A holiday preview story about "A Chanticleer Christmas" incorrectly reported the location of its first performance. It takes place Dec. 11 at 7:30 p.m. at Stanford University's Memorial Church.
It shouldn't be like this, but the holidays are a time of exquisite stress. At the office, work always seems to reach a new level of madness -- am I right? Fun, fun, fun: all the stupid shopping, the cooking, the cleaning and then the visits from family, which begin with a bang but can't end soon enough. Get me out of here!
To where? In the 10 years I've been writing full-time about classical music, nothing has proved more soothing than the annual choral program known as "A Chanticleer Christmas."
A gift for the holidays
Chanticleer, the Grammy-winning 12-man chorus, has a way of going to work on your deep brain tissues; that happens pretty much whenever it sings. But its holiday program ups the payout. Here's how I described it two years ago: "Call it a brain massage, or a soul massage, but, if you've been there, you know the feeling of sitting in some darkened church as the dozen members of Chanticleer -- named for the clear-singing rooster in Chaucer's 'Canterbury Tales' -- process down the center aisle, each holding a glowing liturgical candle while singing solemn medieval plainchant, voices curling like incense, enveloping you and the audience, going deep inside your cranium."
It's a mood of true serenity, which, remarkably, Chanticleer sustains and even intensifies throughout the two-hour program. This is a sensational chorus, floating lush or delicate textures and effects, highly atmospheric and soulful, with tremendous precision. Widely and glowingly reviewed, the group -- founded in 1978 and based in San Francisco -- is influential, expanding audiences for choral music, commissioning scores for new choral works. But its greatest gift may be "A Chanticleer Christmas," which touches people: transports them, gives them peace. It's an annual de-stresser amid the pressures of the holidays.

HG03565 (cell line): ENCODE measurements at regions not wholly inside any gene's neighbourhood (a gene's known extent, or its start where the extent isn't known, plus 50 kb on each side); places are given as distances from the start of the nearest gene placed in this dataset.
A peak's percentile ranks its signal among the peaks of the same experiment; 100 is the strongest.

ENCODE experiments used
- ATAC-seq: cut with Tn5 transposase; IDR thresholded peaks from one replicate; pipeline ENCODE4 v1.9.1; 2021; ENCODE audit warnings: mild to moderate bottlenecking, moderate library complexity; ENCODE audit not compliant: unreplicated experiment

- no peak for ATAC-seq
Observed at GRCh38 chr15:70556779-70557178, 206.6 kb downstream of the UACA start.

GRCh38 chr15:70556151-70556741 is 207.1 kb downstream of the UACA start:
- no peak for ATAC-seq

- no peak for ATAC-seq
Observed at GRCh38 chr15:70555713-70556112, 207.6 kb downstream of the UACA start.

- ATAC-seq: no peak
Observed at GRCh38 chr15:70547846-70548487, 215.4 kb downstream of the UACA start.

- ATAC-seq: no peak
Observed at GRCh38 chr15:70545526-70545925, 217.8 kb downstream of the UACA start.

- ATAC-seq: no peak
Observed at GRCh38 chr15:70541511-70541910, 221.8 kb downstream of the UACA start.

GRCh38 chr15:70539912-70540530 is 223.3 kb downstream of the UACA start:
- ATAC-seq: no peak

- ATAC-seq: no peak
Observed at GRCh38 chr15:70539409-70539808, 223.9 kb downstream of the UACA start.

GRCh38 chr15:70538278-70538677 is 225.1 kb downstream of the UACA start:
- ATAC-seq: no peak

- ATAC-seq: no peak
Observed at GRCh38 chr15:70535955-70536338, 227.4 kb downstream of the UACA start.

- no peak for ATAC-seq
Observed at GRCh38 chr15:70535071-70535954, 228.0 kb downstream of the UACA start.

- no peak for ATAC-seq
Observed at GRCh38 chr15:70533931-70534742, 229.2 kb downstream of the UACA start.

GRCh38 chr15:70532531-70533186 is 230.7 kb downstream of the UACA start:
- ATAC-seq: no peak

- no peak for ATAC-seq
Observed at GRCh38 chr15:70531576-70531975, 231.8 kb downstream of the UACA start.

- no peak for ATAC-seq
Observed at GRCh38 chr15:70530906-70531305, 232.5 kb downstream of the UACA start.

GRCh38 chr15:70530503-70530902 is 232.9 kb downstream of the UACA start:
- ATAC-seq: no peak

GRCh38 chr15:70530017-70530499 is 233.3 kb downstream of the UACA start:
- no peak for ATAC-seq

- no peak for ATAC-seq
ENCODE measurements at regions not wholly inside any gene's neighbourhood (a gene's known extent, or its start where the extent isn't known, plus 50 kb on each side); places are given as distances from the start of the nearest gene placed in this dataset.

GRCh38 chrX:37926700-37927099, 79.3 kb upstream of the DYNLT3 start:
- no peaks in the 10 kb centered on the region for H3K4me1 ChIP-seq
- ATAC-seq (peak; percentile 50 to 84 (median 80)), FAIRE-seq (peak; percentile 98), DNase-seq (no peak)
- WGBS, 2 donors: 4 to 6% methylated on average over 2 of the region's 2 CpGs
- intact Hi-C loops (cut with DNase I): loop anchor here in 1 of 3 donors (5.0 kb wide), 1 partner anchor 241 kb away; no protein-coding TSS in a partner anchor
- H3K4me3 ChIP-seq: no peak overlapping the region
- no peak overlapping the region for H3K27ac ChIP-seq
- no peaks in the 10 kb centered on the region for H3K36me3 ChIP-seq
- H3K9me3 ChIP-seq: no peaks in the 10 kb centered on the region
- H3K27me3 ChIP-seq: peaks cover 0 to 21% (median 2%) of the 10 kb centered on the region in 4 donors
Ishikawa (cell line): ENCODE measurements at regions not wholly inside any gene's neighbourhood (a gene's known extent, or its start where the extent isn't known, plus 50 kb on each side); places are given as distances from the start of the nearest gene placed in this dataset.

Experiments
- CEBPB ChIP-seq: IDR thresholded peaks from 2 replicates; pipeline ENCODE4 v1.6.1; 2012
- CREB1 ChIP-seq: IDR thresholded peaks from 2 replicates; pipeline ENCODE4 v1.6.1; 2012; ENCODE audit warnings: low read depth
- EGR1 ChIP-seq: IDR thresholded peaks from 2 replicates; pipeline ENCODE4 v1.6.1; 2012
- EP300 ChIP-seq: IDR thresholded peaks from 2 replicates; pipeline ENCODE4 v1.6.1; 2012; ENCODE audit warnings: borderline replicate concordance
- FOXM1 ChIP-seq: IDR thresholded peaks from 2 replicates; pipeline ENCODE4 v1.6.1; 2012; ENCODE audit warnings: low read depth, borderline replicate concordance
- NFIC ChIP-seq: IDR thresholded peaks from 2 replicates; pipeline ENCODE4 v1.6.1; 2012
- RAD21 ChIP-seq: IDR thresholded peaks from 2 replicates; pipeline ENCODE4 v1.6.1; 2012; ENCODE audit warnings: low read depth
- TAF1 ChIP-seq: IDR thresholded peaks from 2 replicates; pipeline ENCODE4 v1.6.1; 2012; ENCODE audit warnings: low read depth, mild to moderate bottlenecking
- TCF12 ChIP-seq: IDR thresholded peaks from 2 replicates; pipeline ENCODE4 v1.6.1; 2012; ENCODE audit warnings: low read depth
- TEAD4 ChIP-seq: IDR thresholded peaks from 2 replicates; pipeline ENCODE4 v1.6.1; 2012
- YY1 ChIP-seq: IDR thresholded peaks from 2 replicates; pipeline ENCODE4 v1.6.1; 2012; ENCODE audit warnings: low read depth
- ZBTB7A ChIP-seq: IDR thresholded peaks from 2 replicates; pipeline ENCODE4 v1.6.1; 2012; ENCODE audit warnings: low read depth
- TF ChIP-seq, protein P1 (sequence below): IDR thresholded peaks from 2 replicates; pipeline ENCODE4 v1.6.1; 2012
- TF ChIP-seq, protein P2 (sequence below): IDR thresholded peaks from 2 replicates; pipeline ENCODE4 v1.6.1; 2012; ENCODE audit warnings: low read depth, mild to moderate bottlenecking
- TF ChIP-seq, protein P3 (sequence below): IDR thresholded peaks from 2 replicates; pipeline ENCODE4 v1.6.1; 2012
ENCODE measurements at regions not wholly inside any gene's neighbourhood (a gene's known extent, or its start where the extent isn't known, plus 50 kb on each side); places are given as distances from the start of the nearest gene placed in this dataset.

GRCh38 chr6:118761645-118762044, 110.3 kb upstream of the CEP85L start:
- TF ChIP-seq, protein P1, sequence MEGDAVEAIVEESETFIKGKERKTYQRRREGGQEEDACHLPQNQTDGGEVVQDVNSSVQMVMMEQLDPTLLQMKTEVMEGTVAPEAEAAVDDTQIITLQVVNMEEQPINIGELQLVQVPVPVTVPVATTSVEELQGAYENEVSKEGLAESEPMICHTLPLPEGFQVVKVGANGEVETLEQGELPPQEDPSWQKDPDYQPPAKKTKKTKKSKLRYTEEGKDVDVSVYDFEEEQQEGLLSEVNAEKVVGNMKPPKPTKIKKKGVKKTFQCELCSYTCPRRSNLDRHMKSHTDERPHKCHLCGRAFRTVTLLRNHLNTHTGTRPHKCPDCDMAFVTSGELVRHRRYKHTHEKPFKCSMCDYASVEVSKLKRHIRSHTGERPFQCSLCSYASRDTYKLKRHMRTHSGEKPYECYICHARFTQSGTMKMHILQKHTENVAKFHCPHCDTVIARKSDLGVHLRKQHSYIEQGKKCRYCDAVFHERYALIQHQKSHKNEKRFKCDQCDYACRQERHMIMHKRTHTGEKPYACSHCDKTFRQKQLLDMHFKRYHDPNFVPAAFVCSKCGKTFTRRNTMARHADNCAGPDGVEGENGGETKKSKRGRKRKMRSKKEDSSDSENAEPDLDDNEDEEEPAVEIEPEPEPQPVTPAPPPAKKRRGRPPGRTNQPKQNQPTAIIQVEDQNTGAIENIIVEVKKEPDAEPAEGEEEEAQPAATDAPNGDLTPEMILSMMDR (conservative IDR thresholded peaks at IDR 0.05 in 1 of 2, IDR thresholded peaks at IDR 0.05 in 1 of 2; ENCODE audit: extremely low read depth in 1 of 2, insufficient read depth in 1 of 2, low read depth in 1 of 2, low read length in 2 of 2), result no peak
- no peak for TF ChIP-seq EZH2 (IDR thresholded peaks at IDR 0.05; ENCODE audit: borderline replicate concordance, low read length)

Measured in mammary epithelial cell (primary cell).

Across the Bay AreaThis year's "A Chanticleer Christmas" has its first performance at Stanford University's Memorial Church and then hits the road with stops across the Bay Area, veering up to Sacramento and, lastly, down to Carmel on Dec. 23. The program tells the story of the Nativity in music written from the 13th to 21st centuries. Expect plainchant and Renaissance songs, traditional carols from England and France, a work by Rachmaninoff, a world premiere by East Coast-based composer Steven Sametz (his setting of "O Magnum Mysterium") and a good deal else, including a medley of African-American spirituals (arranged by Joseph Jennings, Chanticleer's music director emeritus) and Franz Biebl's "Ave Maria," which, if Chanticleer has a hit tune, is it.
I once spoke with Dale Warland, an esteemed choral composer and conductor, about Chanticleer. He described its sound as "vital, rich, alive." He lauded the group's versatility in moving across genres and the centuries, as well as its ability to maintain a fineness and beauty of sound, even as old members depart and new ones arrive, as tends to happen once or twice each season.
"It's a culture that's been established -- a sound culture, a tradition," Warland explained. "These guys just sort of do it all."
If you want to go
Details: 7:30 p.m. Dec. 11; Memorial Church, Stanford University. $28-$56. http://live.stanford.edu. Tickets to all other performances are $30-$65 at www.chanticleer.org: 8 p.m. Dec. 13, Cathedral of Christ the Light, Oakland; 8 p.m. Dec. 14, First Congregational Church, Berkeley; 8 p.m. Dec. 15, St. Ignatius Church, San Francisco; 6 and 8:30 p.m. Dec. 17, St. Vincent Church, Petaluma; 8 p.m. Dec. 18, Cathedral of the Blessed Sacrament, Sacramento; 6 and 8:30 p.m. Dec. 19, Mission Santa Clara; 8 p.m. Dec. 22, St. Ignatius Church, San Francisco; 6 and 8:30 p.m. Dec. 23, Carmel Mission.